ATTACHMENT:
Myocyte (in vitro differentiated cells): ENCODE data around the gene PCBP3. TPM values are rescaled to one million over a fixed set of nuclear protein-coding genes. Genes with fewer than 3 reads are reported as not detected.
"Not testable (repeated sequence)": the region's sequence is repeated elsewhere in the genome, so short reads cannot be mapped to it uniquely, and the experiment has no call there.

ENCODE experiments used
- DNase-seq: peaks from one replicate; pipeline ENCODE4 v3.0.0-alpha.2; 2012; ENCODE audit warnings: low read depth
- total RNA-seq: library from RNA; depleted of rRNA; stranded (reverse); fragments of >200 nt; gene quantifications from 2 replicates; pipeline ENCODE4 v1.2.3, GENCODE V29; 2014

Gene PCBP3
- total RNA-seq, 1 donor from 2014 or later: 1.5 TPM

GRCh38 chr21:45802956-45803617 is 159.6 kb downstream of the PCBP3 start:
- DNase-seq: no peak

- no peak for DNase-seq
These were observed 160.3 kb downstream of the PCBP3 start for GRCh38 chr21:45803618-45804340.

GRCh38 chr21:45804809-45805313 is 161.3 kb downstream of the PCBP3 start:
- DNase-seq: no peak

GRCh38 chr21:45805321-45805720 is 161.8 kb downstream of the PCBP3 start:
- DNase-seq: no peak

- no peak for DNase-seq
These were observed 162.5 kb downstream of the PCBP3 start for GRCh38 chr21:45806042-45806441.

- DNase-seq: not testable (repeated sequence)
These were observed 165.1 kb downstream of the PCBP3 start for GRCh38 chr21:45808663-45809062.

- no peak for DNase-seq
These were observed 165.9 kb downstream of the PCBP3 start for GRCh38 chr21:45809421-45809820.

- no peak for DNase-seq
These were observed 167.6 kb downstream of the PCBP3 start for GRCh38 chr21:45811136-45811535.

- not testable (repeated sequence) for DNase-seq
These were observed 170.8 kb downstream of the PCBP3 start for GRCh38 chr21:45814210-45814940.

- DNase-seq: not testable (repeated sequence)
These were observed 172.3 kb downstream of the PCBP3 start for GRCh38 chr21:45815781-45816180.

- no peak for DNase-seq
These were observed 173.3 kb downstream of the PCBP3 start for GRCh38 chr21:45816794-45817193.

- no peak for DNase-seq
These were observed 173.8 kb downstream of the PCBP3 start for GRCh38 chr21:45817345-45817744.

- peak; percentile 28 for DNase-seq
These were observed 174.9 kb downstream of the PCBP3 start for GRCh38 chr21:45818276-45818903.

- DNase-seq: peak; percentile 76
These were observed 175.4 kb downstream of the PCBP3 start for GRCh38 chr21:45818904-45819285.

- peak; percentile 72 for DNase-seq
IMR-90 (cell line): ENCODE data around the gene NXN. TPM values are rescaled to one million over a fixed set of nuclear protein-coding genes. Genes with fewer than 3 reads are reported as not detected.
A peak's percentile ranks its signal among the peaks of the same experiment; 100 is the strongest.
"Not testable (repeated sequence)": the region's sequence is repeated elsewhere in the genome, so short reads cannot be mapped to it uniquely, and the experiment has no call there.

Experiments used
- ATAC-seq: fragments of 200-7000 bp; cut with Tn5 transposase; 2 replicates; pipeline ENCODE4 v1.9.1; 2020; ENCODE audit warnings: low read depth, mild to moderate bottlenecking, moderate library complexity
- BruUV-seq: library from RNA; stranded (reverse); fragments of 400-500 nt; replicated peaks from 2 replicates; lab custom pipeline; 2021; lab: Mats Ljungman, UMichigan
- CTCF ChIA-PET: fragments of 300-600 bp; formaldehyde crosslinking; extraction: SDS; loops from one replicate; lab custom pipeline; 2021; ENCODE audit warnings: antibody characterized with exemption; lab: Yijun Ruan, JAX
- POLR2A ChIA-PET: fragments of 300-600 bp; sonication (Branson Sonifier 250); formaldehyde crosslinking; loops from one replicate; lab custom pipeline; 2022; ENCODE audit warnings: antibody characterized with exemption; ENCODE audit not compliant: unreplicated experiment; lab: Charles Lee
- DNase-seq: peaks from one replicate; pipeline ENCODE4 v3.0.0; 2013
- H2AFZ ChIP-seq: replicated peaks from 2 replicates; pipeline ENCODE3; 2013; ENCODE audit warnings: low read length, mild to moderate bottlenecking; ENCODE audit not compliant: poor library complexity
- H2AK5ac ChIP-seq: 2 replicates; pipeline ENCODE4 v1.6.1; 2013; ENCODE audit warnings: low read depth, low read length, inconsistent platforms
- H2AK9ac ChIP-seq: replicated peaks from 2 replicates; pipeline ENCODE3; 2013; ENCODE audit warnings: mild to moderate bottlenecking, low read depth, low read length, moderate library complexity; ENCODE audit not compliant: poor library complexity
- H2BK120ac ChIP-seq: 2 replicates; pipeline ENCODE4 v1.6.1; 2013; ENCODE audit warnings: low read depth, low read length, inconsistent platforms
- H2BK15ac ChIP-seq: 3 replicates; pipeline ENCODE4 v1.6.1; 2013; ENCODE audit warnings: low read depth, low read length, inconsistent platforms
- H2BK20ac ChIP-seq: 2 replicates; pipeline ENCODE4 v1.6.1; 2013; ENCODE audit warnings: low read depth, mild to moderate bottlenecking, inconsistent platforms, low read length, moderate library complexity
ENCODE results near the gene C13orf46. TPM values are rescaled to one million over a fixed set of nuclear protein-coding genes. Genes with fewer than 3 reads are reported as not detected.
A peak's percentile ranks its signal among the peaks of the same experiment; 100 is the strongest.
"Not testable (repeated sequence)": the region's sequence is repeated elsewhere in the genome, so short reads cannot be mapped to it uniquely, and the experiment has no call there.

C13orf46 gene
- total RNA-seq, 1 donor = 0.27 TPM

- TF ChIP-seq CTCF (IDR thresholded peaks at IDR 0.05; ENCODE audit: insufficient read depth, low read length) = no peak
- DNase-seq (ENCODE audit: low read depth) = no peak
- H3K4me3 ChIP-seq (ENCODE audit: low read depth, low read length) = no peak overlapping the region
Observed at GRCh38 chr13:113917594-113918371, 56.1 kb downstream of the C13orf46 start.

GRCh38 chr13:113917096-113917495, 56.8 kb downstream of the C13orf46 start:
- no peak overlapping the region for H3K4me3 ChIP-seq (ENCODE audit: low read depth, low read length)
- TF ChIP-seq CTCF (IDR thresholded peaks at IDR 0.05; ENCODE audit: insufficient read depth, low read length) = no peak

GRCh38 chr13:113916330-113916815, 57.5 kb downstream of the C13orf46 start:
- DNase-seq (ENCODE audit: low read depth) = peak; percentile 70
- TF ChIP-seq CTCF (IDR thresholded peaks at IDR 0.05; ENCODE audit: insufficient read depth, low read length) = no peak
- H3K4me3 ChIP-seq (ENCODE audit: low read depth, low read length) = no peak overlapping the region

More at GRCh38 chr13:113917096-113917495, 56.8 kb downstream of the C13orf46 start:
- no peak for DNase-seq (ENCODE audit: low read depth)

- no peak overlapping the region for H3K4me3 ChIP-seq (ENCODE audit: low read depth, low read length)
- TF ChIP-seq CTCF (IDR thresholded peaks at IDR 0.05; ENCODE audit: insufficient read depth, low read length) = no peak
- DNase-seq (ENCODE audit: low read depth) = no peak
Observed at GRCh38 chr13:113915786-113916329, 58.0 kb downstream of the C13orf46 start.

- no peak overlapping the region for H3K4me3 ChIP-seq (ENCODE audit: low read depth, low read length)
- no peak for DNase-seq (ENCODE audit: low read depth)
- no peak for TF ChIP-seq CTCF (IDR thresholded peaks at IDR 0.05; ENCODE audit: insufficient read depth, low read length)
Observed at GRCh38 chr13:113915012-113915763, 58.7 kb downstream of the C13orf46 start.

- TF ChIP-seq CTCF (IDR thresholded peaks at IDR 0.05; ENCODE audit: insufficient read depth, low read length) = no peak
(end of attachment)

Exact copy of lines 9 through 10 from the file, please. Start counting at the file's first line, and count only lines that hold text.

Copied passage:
- DNase-seq: no peak

- no peak for DNase-seq